The 40th anniversary will have great significance, as elders will be attending from all over Australia. From the Northern Territory, there will be delegations from Arnhem Land to Katherine.

The Central and Western Deserts will be sending representatives. Law men and women will be coming from all over the country, one of the first times this will have occurred.

We will begin to form a sovereign union of Aboriginal nations.

Young people are coming down from Queensland. It will be a great day of Aboriginal unity.

No law has ever been passed to abolish Aboriginal sovereignty. These issues are now being considered in the Australian Senate.

This is the beginning of a new movement, a new way. We will pursue all avenues, national and international, to ensure our rights are properly recognised.

We welcome support from the general community, from the multicultural community, from the unions and elsewhere. We want a united community, which fully recognises Aboriginal rights.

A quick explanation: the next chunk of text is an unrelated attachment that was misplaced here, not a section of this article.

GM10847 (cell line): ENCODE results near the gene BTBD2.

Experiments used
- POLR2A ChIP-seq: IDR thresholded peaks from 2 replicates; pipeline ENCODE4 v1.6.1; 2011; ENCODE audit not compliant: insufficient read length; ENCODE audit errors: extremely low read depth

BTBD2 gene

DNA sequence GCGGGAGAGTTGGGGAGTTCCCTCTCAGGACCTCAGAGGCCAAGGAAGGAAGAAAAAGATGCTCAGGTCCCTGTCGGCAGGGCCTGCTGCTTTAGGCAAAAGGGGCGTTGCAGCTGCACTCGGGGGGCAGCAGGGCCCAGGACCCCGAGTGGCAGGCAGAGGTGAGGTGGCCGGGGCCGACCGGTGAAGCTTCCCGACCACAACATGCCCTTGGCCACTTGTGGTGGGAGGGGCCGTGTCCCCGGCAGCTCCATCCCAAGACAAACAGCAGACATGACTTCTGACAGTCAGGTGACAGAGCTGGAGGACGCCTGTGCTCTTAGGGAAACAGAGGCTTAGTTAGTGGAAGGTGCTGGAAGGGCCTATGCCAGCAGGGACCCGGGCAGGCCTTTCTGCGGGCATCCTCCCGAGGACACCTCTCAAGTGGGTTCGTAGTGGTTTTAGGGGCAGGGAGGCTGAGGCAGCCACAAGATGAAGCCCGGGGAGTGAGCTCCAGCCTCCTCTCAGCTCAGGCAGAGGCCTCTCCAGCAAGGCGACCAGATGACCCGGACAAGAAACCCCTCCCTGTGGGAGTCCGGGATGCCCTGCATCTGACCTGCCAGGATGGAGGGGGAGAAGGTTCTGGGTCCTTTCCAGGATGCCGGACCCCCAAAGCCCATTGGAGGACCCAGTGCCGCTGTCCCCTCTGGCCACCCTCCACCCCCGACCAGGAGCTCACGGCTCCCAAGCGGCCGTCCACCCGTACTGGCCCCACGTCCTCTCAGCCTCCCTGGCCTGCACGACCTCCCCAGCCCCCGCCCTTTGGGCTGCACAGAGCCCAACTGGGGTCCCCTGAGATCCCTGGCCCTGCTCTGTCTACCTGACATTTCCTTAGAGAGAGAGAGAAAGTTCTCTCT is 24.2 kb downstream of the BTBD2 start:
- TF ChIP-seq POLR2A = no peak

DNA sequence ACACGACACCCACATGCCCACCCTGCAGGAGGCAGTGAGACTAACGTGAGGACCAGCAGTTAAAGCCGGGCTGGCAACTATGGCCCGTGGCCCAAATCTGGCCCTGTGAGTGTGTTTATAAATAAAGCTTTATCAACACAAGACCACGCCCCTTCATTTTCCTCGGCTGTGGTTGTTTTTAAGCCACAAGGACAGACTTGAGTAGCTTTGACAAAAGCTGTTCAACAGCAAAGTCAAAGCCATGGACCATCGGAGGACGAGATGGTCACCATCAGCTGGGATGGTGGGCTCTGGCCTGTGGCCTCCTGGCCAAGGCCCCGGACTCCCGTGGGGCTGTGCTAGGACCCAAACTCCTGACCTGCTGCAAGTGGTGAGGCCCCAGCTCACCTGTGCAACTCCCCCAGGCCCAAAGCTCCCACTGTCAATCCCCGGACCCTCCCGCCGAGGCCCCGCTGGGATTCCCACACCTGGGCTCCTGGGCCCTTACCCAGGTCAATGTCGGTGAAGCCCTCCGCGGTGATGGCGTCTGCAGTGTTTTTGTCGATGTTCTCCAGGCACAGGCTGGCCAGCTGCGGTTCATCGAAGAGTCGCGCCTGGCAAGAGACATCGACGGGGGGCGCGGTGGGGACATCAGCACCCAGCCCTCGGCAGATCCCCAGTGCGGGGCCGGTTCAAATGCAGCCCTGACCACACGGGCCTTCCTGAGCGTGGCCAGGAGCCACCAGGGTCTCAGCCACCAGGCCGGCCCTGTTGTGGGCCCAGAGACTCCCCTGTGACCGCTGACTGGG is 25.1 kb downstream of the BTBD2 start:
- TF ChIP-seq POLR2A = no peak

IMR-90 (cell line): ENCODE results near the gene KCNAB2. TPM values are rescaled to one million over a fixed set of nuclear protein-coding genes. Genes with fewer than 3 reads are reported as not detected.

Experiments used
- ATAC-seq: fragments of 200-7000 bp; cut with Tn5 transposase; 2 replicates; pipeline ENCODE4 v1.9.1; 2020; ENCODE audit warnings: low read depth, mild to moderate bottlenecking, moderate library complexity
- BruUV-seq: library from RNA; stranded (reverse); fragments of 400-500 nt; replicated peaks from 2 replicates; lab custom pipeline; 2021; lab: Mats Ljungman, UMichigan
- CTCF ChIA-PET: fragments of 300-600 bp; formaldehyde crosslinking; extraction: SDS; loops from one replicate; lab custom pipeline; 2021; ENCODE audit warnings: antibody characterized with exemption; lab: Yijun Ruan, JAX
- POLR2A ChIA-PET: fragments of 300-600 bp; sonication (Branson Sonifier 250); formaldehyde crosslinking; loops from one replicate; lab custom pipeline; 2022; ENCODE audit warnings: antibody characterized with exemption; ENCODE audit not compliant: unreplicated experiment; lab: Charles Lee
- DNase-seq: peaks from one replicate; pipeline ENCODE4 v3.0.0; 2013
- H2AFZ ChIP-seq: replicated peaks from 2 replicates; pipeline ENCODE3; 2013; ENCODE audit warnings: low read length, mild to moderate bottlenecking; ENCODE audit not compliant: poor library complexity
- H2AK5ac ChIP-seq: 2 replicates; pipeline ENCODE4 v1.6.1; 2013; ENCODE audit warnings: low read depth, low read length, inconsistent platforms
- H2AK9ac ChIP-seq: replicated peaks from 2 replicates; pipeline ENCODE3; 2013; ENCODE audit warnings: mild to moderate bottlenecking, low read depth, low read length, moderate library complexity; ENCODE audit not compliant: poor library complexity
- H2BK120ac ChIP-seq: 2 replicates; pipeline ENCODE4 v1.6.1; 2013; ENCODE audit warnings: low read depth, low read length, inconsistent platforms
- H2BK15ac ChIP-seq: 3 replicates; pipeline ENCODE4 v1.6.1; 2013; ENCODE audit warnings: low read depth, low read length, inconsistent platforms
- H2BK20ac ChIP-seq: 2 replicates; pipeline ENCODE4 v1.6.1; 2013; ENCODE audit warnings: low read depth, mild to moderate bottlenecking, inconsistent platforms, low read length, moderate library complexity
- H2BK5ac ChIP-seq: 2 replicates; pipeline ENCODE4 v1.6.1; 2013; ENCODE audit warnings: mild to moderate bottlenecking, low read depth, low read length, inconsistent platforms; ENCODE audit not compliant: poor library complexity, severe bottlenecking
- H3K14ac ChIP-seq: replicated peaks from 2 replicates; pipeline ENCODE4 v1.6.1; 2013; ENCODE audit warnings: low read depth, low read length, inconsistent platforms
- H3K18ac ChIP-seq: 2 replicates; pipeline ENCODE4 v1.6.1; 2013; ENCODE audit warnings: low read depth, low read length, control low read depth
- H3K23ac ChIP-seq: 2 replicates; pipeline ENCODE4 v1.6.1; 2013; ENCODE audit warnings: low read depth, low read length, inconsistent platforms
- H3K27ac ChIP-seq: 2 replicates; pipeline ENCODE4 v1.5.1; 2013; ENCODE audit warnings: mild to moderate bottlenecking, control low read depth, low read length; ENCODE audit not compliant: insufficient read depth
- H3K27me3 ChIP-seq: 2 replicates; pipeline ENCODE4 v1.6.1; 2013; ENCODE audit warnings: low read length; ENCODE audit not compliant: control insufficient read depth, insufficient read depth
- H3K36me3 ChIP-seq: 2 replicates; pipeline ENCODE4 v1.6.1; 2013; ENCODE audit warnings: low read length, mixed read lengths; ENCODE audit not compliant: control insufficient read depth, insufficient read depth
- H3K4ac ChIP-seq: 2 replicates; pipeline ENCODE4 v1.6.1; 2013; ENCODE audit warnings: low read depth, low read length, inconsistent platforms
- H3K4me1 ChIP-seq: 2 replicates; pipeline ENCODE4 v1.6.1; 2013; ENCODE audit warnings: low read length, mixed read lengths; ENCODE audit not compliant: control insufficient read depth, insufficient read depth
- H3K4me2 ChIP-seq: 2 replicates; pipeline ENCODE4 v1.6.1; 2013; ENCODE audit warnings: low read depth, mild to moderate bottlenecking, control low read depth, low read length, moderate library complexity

What a disgaceful day organised by the tent embassy!The aboriginal community has now, because of a stupid few, has been catergorised as a culture that does not know what it is fighting for! Most Australians have seen the utterly childish and unlawful behavior by a mob today. I am hopeful though, that most aborigines don't spend their days crying about something that has happened in the past, rather they make the future better for all races and creeds of Australia to make one Australia. If the stupid children(tent organisers) actually analysed what Tony Abbott said, they would see that he DID NOT SAY TO RIP DOWN THE TENT RATHER JUST MOVE ON!!!!!!!!!!!!!!!!! The leaders of the tent embassy need to learn comprehension and not incite a riot on playing of words! Obviously you don't want a solution, you just want a cause to make your lives worthwhile. I really do pity people like that. No lives or fullfillment!!!!!!!!!How sad!!!!!!!!!!